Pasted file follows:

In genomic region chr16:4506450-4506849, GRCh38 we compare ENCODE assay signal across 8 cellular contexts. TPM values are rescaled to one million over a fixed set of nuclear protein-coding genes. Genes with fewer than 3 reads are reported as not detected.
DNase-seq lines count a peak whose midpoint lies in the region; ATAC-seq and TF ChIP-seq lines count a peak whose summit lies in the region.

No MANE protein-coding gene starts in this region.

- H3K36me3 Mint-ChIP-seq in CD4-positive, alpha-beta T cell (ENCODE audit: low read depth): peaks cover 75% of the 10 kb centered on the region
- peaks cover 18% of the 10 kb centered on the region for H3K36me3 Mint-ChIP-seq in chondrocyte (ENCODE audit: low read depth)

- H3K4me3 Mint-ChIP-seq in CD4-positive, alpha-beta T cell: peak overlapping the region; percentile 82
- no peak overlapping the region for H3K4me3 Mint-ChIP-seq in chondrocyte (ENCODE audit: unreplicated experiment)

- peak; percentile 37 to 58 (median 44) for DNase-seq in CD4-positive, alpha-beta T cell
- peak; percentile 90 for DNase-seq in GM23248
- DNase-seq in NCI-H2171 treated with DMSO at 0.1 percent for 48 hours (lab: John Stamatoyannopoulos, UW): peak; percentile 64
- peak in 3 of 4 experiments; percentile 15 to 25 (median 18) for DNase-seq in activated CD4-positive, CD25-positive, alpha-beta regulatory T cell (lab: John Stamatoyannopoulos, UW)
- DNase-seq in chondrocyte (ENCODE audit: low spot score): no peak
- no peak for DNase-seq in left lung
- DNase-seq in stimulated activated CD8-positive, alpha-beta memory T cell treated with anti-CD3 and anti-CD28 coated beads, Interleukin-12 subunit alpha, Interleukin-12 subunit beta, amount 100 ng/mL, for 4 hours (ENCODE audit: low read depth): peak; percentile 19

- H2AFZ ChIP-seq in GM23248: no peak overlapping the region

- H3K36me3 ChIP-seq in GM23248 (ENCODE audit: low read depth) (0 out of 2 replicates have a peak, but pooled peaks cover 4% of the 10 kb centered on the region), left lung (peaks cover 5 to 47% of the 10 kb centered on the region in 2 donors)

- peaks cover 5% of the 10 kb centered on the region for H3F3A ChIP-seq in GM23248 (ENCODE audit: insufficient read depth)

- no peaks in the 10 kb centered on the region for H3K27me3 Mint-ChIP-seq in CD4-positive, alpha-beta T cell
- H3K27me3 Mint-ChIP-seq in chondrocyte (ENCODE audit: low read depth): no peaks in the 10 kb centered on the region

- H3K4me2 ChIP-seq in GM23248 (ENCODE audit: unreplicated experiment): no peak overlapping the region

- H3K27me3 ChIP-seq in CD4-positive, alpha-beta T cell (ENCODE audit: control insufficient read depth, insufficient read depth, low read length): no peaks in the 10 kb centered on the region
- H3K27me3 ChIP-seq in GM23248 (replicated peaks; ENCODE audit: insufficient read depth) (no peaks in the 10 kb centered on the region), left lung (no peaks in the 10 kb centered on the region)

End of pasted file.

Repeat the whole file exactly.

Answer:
In genomic region chr16:4506450-4506849, GRCh38 we compare ENCODE assay signal across 8 cellular contexts. TPM values are rescaled to one million over a fixed set of nuclear protein-coding genes. Genes with fewer than 3 reads are reported as not detected.
DNase-seq lines count a peak whose midpoint lies in the region; ATAC-seq and TF ChIP-seq lines count a peak whose summit lies in the region.

No MANE protein-coding gene starts in this region.

- H3K36me3 Mint-ChIP-seq in CD4-positive, alpha-beta T cell (ENCODE audit: low read depth): peaks cover 75% of the 10 kb centered on the region
- peaks cover 18% of the 10 kb centered on the region for H3K36me3 Mint-ChIP-seq in chondrocyte (ENCODE audit: low read depth)

- H3K4me3 Mint-ChIP-seq in CD4-positive, alpha-beta T cell: peak overlapping the region; percentile 82
- no peak overlapping the region for H3K4me3 Mint-ChIP-seq in chondrocyte (ENCODE audit: unreplicated experiment)

- peak; percentile 37 to 58 (median 44) for DNase-seq in CD4-positive, alpha-beta T cell
- peak; percentile 90 for DNase-seq in GM23248
- DNase-seq in NCI-H2171 treated with DMSO at 0.1 percent for 48 hours (lab: John Stamatoyannopoulos, UW): peak; percentile 64
- peak in 3 of 4 experiments; percentile 15 to 25 (median 18) for DNase-seq in activated CD4-positive, CD25-positive, alpha-beta regulatory T cell (lab: John Stamatoyannopoulos, UW)
- DNase-seq in chondrocyte (ENCODE audit: low spot score): no peak
- no peak for DNase-seq in left lung
- DNase-seq in stimulated activated CD8-positive, alpha-beta memory T cell treated with anti-CD3 and anti-CD28 coated beads, Interleukin-12 subunit alpha, Interleukin-12 subunit beta, amount 100 ng/mL, for 4 hours (ENCODE audit: low read depth): peak; percentile 19

- H2AFZ ChIP-seq in GM23248: no peak overlapping the region

- H3K36me3 ChIP-seq in GM23248 (ENCODE audit: low read depth) (0 out of 2 replicates have a peak, but pooled peaks cover 4% of the 10 kb centered on the region), left lung (peaks cover 5 to 47% of the 10 kb centered on the region in 2 donors)

- peaks cover 5% of the 10 kb centered on the region for H3F3A ChIP-seq in GM23248 (ENCODE audit: insufficient read depth)

- no peaks in the 10 kb centered on the region for H3K27me3 Mint-ChIP-seq in CD4-positive, alpha-beta T cell
- H3K27me3 Mint-ChIP-seq in chondrocyte (ENCODE audit: low read depth): no peaks in the 10 kb centered on the region

- H3K4me2 ChIP-seq in GM23248 (ENCODE audit: unreplicated experiment): no peak overlapping the region

- H3K27me3 ChIP-seq in CD4-positive, alpha-beta T cell (ENCODE audit: control insufficient read depth, insufficient read depth, low read length): no peaks in the 10 kb centered on the region
- H3K27me3 ChIP-seq in GM23248 (replicated peaks; ENCODE audit: insufficient read depth) (no peaks in the 10 kb centered on the region), left lung (no peaks in the 10 kb centered on the region)